From Cessationist to Continuationist: One Reason

continuationistThe life of a Christian often involves refining Biblical truths. We frequently hear stories about one’s shift from dispensationalism to covenantal theology, from premil to amil, from synergism to monergism, from continuationist to cessationist. I’ve been through a number of those and am thankful for it. As we continue to dig into God’s word we should be growing in understanding. 

A Continuationist

One issue that has been at the forefront lately is the issue of spiritual gifts. To cut to the chase, I have now come to embrace freely the Biblical continuation of all spiritual gifts, including miracles, prophecy, and tongues, whereas previously I had held a “spirit-filled” cessationist position. I am now a continuationist. Why the change? One reason:

After years of being a cessationist (which many assume to be the default of those who hold to the Reformed faith), and storing up a number of arguments to back the cessation of the “sign gifts,” I have come to realize that I cannot defend cessationism from the Bible, only extrabiblical writings about the Bible. In other words, while I have arguments to back the cessationist position, I cannot faithfully and with good conscience do so when I open up Scripture; and we all know which one trumps the other.

Biblical Support?

Whatever notable argument I make, when asked to back it up biblically, I have to dance around those pages not pertaining to spiritual gifts to make my case, and have to shy away from the ones that deal specifically with it. When backing up the continuation of spiritual gifts I can do so within the chapters that specifically address it. 

In addition, many of the the well-known cessationist arguments that everyone parrots, just cannot be found when examining the text of Scripture. Some examples:

The sign gifts served to authenticate the apostles and died out with that office. 

Sounds solid, but when I examine that with Scripture, I cannot find it. What do I see instead? Non-apostolic believers performing them! Most importantly, I read, “But the manifestation of the Spirit is given to every man to profit withal” (2 Cor. 12:7).

If someone has the gift of healing, why are they not out at hospitals healing all the time.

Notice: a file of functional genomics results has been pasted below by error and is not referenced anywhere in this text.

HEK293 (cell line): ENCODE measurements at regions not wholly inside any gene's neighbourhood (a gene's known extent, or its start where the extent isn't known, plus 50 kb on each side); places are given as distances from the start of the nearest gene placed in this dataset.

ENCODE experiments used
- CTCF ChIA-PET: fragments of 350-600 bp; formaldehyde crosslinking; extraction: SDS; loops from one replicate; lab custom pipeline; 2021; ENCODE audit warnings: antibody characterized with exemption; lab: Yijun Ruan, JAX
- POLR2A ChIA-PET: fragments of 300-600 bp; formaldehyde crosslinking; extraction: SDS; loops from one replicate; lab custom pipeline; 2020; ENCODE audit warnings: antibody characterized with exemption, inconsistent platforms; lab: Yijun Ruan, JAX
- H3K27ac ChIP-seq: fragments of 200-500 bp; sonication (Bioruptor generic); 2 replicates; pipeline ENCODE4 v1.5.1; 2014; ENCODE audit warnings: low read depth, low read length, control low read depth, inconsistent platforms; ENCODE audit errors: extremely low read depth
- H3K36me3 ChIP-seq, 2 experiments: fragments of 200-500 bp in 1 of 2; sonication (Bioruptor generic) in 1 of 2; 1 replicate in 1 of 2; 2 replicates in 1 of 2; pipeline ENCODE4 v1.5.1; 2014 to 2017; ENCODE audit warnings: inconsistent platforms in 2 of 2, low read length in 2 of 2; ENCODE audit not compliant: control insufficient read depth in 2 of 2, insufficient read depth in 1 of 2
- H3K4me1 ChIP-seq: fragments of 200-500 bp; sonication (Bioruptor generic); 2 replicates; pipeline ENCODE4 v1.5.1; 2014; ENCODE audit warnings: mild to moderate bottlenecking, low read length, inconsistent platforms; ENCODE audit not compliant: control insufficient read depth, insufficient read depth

A question I used to ask. But when I look at 1 Cor. 12, I note that no one has THE gift of healing. Both words, gift and healing, are plural and lack the definite article……hence gifts of healings. I also see that it is a sovereign work of God, not man, note the illnesses of Epaphroditus (Phil. 2:25-30), Timothy (1 Timothy 5:23), Trophimus (2 Tim. 4:20), and perhaps Paul himself (2 Cor. 12:7-10; Gal. 4:13). 

And on and on…….Tongues are only intelligible languages and were only used to further the gospel; prophecy is no longer a foretelling but a forthtelling; healing has nothing to do with faith or the faith of another; the canon of Scripture is closed, etc…….all of these are common sayings we all have today, yet a simple study of Scripture and they cannot be backed up.

On the contrary, I have realized that the arguments I have been using are mainly philosophical, and most importantly they create categories where categories should not be made and have not been made historically. 

I know that this leaves many holes unfilled: What about the abuses? The canon must then be open? Don’t we all believe that God still heals? What are the Biblical boundaries? How to test?, etc., but for now I will leave it at that.

Stay tuned, however, as in the upcoming weeks I will be writing more about this and expounding on the Biblical view of the gifts as a continuationist, a view that comes through a plain and simple reading of the text, not a modernly created category and system called cessationism. 

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